26th July 1976
Guernsey court escapee was caught again
Derek Plevin escaped from a Guernsey court where he was facing rape charges, and spent 13 days on the run. He was recaptured when he started to suffer from stomach pains and, with little other option, called police to take him to hospital.
He was eventually found guilty of both rape and, because the complainant was his daughter, incest, by a majority decision of the Jurats that heard the case. The court sentenced him to serve six years in prison for the rape and six years of penal servitude for the incest to run concurrently.
He was also sentenced to six months imprisonment, to be served consecutively, after pleading guilty to escaping lawful custody of the Guernsey court.
By the end of the year he’d given notice that he intended to appeal against the rape and incest convictions. He planned to call 12 witnesses, of whom four had appeared at his original trial. His advocate also alleged misdirection in the original trial’s summing-up.
Plevin presented two written statements signed by his daughter. These made it clear that she and her father had never had intercourse. Despite this, she had given evidence at the original trial stating that they had.
The original report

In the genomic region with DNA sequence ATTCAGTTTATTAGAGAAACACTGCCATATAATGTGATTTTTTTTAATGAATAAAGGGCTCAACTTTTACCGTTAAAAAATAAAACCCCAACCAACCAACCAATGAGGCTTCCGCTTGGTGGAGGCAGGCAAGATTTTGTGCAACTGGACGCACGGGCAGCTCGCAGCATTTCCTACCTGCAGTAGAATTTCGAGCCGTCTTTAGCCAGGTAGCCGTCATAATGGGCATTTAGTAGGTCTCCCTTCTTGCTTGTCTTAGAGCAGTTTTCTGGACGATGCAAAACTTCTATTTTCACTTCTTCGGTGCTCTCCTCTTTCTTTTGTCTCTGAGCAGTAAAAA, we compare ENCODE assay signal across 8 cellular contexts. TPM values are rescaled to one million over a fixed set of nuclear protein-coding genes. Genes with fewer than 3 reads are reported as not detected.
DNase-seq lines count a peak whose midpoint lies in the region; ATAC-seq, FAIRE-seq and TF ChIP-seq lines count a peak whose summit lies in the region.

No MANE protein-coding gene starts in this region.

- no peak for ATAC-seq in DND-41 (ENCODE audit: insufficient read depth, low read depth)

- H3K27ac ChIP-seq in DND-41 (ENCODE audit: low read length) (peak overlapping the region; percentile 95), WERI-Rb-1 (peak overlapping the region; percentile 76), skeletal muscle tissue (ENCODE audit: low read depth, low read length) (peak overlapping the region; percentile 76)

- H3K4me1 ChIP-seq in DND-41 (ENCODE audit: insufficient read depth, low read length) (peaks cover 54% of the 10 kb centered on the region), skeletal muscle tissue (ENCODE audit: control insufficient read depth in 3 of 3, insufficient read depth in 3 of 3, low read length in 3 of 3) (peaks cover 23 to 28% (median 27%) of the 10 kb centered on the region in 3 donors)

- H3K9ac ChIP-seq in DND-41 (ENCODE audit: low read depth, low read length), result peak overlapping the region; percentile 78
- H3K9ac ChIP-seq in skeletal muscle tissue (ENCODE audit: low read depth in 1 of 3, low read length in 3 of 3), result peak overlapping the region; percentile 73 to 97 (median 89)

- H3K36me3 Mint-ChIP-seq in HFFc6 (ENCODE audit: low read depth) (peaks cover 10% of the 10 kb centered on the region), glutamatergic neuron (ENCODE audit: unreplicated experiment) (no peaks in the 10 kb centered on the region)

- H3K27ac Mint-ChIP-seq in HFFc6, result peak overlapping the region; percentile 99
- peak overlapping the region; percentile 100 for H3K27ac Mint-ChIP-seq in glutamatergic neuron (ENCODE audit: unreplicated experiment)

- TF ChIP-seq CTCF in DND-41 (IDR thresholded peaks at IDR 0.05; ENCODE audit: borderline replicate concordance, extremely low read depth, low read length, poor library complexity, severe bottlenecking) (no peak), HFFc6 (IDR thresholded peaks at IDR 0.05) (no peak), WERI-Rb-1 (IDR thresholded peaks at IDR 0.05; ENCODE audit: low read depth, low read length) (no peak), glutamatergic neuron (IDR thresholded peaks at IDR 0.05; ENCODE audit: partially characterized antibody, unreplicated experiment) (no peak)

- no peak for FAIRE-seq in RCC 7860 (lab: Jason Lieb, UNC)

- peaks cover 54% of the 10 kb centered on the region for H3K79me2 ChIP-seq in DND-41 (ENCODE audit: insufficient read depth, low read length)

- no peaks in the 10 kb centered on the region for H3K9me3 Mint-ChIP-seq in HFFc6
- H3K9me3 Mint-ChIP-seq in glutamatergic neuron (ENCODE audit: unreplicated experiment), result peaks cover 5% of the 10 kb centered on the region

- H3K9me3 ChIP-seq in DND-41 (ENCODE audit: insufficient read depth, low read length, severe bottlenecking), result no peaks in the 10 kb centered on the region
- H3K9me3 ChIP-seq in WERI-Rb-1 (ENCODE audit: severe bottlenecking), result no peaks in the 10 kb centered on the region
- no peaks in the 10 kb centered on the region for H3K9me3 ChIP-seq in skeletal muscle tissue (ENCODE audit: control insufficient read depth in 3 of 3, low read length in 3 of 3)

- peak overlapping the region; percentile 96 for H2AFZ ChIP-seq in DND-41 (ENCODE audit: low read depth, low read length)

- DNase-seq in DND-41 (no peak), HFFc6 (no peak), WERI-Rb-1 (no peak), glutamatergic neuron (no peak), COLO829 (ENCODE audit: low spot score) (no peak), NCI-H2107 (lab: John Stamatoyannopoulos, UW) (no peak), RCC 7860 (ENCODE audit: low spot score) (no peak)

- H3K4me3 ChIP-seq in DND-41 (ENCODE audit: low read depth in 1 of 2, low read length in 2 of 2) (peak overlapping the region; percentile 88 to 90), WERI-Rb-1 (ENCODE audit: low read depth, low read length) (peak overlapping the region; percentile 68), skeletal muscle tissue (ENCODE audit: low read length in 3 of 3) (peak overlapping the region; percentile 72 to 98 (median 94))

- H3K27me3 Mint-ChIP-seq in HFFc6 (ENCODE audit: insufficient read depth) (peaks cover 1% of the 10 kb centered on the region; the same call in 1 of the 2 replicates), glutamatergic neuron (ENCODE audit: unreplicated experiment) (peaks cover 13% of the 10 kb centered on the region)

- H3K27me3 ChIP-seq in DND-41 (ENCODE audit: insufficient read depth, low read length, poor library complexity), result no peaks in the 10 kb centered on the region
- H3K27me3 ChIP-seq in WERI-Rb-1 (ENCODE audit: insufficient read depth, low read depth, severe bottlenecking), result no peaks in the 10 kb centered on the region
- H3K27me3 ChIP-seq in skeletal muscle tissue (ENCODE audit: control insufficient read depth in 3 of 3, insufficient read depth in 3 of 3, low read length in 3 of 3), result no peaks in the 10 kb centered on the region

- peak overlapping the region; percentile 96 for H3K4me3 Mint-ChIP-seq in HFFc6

PR Collas, representing Plevin in his appeal, then outlined the unusual nature in which the claim of rape had been made.
Police Sergeant Quertier had been sent to the daughter’s house. She lived there with her mother (Plevin’s wife, who wanted a divorce) and siblings, and Quertier had been asked to deal with an apparently serious incident. When he arrived, he found Plevin’s wife and sister-in-law waiting. It later became apparent that they hadn’t been in the house when the alleged offences had taken place. The summing up of the appeal suggested that “there must be considerable doubt as to whether [the sister-in-law] could have known what had taken place when she made allegations of rape”.
The written record of the appeal (PDF) concludes,
It is, of course, easy in the calm of one’s study to pick holes in the printed record of the hurley-burley of a trial, but in the light of the foregoing considerations we could not feel satisfied that these convictions (which in the circumstances of this case stand or fall together) could be supported, having regard to the evidence and to the criticisms of the direction given to the Jurats; and at the conclusion of the hearing of this Appeal on 20th December 1976 we indicated that these two Appeals should be allowed and that the convictions for rape and incest should be quashed. The Appellant would however continue to remain in custody for a little longer until he had completed his sentence for escape.
What else happened in Guernsey in July?
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